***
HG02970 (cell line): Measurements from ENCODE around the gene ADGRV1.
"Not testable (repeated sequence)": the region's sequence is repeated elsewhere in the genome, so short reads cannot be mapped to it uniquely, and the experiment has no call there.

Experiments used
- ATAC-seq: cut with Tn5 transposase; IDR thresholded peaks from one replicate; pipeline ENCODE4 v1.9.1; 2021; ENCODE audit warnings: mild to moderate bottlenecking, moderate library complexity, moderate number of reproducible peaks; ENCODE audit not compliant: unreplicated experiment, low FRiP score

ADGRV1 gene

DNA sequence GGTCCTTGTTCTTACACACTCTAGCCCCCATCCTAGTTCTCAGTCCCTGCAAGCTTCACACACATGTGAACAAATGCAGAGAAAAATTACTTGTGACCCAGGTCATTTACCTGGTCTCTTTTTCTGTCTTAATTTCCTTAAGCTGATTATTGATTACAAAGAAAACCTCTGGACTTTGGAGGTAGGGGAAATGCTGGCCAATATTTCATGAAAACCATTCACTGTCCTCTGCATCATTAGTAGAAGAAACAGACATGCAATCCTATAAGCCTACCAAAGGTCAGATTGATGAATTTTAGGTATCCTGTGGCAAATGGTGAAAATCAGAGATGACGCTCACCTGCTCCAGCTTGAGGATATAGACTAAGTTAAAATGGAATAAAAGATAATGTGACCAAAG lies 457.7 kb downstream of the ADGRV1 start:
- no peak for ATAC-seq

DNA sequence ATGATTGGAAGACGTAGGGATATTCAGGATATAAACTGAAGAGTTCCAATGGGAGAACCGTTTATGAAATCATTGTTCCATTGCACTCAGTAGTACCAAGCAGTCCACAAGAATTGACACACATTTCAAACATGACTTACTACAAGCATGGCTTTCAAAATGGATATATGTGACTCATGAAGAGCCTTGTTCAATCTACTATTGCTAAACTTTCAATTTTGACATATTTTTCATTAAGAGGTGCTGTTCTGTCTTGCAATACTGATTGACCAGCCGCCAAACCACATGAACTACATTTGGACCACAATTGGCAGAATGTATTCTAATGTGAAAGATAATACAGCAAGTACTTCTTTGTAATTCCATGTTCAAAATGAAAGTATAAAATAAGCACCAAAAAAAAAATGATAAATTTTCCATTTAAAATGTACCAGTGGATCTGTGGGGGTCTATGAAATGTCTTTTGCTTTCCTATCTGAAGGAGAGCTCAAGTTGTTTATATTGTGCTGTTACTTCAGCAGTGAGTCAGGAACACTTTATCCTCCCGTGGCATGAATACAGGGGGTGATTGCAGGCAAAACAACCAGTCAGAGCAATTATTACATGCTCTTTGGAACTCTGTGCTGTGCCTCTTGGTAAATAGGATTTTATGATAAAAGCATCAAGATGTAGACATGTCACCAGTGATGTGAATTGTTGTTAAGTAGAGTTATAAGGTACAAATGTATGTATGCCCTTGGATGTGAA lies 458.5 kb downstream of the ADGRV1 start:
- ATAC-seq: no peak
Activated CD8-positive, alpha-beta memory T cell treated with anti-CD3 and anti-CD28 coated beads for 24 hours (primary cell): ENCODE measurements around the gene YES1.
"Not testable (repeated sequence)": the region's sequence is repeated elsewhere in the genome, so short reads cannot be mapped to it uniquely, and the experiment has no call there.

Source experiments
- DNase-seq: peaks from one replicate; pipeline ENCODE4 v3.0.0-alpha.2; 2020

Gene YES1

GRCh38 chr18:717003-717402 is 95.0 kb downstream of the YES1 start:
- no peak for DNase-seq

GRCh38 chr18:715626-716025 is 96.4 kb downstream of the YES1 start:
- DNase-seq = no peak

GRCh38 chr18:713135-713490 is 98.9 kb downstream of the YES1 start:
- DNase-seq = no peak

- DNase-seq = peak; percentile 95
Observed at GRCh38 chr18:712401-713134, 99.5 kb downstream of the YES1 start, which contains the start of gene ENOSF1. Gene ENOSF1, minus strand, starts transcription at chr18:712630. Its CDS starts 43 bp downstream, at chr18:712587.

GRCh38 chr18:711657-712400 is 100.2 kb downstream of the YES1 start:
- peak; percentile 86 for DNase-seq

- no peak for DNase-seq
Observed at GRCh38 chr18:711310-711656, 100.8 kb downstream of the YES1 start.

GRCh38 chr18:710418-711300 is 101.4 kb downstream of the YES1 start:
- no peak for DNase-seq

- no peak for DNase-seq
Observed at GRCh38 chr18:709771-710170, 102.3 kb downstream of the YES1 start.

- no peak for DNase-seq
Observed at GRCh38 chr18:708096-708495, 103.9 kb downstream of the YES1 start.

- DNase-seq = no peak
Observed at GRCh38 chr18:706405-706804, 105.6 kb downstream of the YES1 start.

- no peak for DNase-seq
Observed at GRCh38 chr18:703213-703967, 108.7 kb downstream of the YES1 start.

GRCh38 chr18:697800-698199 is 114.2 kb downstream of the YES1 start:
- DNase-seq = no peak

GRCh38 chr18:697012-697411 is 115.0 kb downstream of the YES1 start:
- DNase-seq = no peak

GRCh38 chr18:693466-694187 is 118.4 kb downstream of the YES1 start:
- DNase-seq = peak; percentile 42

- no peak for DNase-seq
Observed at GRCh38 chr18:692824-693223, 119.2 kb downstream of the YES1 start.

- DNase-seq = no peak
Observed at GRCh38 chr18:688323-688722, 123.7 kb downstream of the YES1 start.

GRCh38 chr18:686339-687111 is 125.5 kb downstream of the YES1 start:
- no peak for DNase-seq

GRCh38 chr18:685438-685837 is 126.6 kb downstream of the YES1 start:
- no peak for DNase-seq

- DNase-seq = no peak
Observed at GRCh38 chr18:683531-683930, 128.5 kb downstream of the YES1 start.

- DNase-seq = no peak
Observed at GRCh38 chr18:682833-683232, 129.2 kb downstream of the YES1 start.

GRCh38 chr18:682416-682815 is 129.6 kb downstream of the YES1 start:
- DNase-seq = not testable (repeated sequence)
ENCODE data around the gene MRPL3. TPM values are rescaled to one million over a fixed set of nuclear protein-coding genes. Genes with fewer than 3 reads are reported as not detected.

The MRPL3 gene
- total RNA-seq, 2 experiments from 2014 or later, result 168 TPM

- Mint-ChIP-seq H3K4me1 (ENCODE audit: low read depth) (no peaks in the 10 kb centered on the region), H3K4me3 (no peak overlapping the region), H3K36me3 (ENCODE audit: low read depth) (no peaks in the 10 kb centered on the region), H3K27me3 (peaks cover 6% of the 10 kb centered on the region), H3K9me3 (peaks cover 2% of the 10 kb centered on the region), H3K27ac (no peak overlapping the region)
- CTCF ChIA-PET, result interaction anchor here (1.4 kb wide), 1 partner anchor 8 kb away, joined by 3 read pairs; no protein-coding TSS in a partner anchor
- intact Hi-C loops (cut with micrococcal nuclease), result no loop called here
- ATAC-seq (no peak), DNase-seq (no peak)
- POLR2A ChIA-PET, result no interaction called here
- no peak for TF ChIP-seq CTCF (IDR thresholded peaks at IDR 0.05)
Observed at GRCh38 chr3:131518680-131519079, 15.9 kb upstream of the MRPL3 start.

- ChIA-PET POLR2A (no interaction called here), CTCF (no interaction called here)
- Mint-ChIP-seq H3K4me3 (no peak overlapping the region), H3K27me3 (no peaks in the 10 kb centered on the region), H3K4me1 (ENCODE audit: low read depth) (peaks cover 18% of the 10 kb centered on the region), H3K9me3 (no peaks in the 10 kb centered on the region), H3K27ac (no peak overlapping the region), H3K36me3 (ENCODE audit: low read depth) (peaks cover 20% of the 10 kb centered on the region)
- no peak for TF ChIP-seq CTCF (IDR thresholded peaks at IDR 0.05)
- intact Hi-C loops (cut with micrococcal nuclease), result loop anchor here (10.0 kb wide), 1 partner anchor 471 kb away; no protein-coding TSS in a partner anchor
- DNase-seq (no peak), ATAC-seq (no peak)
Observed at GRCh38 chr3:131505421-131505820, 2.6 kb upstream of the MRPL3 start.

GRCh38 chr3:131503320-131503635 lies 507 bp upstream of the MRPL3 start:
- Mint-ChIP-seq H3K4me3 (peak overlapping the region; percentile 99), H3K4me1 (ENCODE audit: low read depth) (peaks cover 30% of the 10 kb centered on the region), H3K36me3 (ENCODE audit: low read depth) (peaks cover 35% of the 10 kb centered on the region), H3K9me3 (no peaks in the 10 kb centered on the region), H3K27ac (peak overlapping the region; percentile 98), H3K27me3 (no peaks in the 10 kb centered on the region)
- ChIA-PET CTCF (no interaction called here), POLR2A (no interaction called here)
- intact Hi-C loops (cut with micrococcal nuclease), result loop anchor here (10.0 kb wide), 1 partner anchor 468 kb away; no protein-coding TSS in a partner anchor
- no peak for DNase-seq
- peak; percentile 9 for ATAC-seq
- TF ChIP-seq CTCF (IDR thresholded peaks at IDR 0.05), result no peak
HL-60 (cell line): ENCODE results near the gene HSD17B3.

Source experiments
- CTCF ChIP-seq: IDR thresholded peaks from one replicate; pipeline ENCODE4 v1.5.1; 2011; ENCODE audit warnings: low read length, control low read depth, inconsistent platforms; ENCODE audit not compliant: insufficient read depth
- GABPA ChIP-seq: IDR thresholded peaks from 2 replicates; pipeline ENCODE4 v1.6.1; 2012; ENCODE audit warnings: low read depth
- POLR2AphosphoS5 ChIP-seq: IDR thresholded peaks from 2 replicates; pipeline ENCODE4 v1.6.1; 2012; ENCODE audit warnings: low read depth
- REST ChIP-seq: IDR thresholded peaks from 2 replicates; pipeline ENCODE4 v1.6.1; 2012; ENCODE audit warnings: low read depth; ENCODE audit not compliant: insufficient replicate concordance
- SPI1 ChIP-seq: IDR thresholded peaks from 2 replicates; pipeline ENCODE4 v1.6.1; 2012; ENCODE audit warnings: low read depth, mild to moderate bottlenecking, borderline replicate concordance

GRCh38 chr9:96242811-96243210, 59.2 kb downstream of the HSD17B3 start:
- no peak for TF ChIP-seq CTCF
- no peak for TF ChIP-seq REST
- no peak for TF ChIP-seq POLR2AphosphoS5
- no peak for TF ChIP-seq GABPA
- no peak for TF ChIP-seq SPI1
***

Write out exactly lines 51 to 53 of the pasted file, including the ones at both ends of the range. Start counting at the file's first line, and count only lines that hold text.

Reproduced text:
- DNase-seq = no peak
Observed at GRCh38 chr18:683531-683930, 128.5 kb downstream of the YES1 start.

- DNase-seq = no peak